Vural G, Keklikoğlu H, Temel Ş, Deniz O, Ercan K (2013) Comparison of double inversion recovery and conventional magnetic resonance brain imaging in patients with multiple sclerosis and relations with disease disability. Neuroradiol J 26(2):133–142
Geurts JJ, Pouwels PJ, Uitdehaag BM, Polman CH, Barkhof F, Castelijns JA (2005) Intracortical lesions in multiple sclerosis: improved detection with 3D double inversion-recovery MR imaging. Radiology. 236(1):254–260
Ertan G, Düz Arıcı Ö, Ulus S, Metin B (2018) Efficiency of double ınversion recovery (dır) sequence in the evaluation of supratentorial cortical lesions in multiple sclerosis
Sanfilipo MP, Benedict RH, Weinstock-Guttman B, Bakshi R (2006) Gray and white matter brain atrophy and neuropsychological impairment in multiple sclerosis. Neurology. 66(5):685–692
De Stefano N, Matthews P, Filippi M, Agosta F, De Luca M, Bartolozzi M et al (2003) Evidence of early cortical atrophy in MS: relevance to white matter changes and disability. Neurology. 60(7):1157–1162
Chard D (2014) Cortical lesion counts by double inversion recovery should be part of the MRI monitoring process for all MS patients: no. Mult Scler J 20(5):539
Turetschek K, Wunderbaldinger P, Bankier AA, Zontsich T, Graf O, Mallek R et al (1998) Double inversion recovery imaging of the brain: initial experience and comparison with fluid attenuated inversion recovery imaging. Magn Reson Imaging 16(2):127–135
Prosperini L, Kouleridou A, Petsas N, Leonardi L, Tona F, Pantano P et al (2011) The relationship between infratentorial lesions, balance deficit and accidental falls in multiple sclerosis. J Neurol Sci 304(1-2):55–60
Hickman S, Brierley C, Silver N, Moseley I, Scolding N, Compston D et al (2001) Infratentorial hypointense lesion volume on T1-weighted magnetic resonance imaging correlates with disability in patients with chronic cerebellar ataxia due to multiple sclerosis. J Neurol Sci 187(1-2):35–39
Eichinger P, Hock A, Schön S, Preibisch C, Kirschke JS, Mühlau M et al (2019) Acceleration of double inversion recovery sequences in multiple sclerosis with compressed sensing. Investig Radiol 54(6):319–324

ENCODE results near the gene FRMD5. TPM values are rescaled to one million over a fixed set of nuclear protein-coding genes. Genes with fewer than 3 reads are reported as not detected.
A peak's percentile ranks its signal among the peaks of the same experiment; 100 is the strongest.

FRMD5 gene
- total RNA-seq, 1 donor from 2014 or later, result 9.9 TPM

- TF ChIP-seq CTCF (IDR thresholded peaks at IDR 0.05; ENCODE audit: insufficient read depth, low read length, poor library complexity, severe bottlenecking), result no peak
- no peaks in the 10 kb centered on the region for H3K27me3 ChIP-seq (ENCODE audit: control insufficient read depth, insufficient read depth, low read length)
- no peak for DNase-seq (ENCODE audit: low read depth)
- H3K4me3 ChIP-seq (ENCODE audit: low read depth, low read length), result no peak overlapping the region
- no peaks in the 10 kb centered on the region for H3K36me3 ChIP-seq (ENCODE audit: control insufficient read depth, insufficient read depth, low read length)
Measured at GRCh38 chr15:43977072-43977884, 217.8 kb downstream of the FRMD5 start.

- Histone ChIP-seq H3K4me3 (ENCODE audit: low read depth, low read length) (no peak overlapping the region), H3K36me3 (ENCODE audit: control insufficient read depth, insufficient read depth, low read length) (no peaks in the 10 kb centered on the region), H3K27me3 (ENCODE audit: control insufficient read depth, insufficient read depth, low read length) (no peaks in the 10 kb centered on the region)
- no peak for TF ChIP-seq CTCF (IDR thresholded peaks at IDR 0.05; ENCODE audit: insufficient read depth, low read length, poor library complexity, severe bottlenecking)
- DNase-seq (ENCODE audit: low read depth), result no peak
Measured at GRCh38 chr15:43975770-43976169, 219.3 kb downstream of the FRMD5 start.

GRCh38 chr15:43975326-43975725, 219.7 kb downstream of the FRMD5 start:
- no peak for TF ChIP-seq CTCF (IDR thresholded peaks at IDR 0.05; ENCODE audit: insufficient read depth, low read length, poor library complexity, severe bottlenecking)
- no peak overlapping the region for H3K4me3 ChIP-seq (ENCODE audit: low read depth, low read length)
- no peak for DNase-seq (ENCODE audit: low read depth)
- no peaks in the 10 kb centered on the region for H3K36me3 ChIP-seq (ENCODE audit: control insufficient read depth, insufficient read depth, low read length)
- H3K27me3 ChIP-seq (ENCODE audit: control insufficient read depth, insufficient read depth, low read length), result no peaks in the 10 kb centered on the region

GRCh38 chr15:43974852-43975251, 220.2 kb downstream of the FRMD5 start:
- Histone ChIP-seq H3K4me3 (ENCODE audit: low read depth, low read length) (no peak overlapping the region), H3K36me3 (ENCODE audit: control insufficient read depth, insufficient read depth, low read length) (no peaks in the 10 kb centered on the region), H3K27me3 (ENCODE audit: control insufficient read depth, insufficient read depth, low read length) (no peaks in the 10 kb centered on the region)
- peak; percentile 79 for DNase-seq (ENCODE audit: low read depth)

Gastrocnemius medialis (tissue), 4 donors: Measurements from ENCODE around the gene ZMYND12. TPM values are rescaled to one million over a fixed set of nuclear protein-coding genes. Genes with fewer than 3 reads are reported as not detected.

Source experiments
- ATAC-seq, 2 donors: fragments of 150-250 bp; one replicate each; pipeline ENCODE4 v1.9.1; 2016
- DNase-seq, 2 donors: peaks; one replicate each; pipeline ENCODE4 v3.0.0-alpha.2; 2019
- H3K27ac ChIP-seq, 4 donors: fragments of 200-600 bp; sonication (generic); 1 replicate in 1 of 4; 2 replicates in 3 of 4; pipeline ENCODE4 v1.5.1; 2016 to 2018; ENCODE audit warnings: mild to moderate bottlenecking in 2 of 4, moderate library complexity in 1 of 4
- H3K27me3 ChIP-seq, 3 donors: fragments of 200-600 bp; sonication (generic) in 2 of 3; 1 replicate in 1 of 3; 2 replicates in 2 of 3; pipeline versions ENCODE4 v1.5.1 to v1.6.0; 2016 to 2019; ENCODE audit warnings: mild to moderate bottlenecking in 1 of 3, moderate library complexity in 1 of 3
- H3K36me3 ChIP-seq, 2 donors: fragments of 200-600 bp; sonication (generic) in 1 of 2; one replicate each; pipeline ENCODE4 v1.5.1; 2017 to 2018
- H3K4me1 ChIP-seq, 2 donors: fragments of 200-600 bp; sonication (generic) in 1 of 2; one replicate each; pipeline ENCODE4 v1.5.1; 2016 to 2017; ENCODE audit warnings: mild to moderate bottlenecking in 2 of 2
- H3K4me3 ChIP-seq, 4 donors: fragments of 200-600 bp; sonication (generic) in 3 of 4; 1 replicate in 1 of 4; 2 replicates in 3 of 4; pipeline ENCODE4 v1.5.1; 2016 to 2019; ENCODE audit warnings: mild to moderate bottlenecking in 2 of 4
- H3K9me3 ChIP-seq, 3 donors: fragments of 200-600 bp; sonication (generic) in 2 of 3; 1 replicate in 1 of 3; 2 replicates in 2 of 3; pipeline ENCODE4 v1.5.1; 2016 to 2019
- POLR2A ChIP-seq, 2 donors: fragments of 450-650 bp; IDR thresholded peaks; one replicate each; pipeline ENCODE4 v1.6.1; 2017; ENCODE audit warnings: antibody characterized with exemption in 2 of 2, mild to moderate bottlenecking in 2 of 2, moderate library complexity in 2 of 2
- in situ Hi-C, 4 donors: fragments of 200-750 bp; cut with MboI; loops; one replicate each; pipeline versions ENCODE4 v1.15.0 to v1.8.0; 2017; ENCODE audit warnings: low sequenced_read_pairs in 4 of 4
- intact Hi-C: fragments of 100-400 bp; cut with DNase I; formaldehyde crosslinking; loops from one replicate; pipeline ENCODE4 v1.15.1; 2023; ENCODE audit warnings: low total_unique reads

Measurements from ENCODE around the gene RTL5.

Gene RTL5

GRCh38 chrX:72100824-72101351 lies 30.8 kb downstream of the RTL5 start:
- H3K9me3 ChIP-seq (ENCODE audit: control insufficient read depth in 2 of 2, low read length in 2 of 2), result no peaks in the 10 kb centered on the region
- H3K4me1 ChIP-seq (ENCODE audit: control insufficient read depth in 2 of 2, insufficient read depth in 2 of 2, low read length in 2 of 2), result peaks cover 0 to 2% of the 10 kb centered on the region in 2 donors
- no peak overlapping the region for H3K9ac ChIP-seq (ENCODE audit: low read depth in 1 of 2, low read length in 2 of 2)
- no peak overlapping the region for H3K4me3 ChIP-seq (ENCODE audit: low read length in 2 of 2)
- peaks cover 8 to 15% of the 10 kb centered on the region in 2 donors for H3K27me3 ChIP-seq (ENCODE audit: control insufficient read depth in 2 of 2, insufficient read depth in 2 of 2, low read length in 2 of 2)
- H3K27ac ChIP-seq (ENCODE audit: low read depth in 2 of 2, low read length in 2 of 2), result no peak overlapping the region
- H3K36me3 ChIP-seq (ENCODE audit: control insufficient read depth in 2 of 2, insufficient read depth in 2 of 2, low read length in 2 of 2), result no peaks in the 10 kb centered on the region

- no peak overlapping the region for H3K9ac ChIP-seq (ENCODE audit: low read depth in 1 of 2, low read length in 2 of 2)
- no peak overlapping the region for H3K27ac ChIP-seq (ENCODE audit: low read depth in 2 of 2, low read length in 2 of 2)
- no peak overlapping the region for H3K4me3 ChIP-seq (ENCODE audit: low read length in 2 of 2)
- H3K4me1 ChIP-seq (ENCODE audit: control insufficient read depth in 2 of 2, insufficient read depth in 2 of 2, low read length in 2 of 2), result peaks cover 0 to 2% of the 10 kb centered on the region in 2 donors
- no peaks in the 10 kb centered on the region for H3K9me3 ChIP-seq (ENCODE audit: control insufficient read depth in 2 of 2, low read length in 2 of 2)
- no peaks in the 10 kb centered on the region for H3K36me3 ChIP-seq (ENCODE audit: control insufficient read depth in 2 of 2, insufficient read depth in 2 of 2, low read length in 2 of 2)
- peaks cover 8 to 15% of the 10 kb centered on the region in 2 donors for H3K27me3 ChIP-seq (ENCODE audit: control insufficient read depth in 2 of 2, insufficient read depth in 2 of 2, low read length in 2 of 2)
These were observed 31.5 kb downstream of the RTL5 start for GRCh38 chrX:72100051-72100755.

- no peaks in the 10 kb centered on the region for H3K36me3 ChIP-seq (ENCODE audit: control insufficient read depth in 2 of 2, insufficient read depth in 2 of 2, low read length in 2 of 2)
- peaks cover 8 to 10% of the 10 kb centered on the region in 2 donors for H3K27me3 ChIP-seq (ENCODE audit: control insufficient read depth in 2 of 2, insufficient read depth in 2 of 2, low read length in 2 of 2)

Calabrese M, De Stefano N, Atzori M, Bernardi V, Mattisi I, Barachino L et al (2007) Detection of cortical inflammatory lesions by double inversion recovery magnetic resonance imaging in patients with multiple sclerosis. Arch Neurol 64(10):1416–1422
Khangure S, Khangure M (2011) MR imaging in multiple sclerosis: the accuracy of 3D double inversion recovery at 3 Tesla and the potential for single sequence imaging. Neuroradiol J 24(1):92–99
The authors wish to acknowledge the support of the Radiology Unit, Department of Radiology, Prince Mohammed Hospital, Saudi Arabia, and Universiti Putra Malaysia for their assistance during the analysis.
The research meets all applicable standards with regard to the ethics of experimentation and research integrity, and the following is being certified/declared true. As an expert scientist and along with co-authors of concerned field, the paper has been submitted with full responsibility, following due ethical procedure, and there is no duplicate publication, fraud, plagiarism, or concerns about animal or human experimentation, with full consent for publication.
No funding was obtained for this study.
Ethics approval and consent to participate
Written informed consent was obtained from the study participants or their representative prior to enrolment. The study was approved by the research ethics committee of the Faculty of Medicine and Health Sciences, Universiti Putra Malaysia, on 30th January, 2018, with a reference approval number: UPM/TNCPI/RMC/KEUPM/220.127.116.11 (JKEUPM) and from the Ministry of Health, Saudi Arabia with an approval number of IRB-148 on 1/8/1439AH.
Consent for publication
All patients included in this research gave a written informed consent to publish the data contained within this study. However, where the patient is less than 16 years old or unconscious when consent for publication is requested, written informed consent for the publication of the data was given by their parent or legal guidance
The authors declare that they have no competing interests. However, none of the authors of this paper has a financial or personal relationship with other people or organizations that could inappropriately influence or bias the content of the paper.
Springer Nature remains neutral with regard to jurisdictional claims in published maps and institutional affiliations.
About this article
Cite this article
Almutairi, A.D., Hassan, H.A., Suppiah, S. et al. Lesion load assessment among multiple sclerosis patient using DIR, FLAIR, and T2WI sequences. Egypt J Radiol Nucl Med 51, 209 (2020). https://doi.org/10.1186/s43055-020-00312-0
- Double inversion recovery
- Multiple sclerosis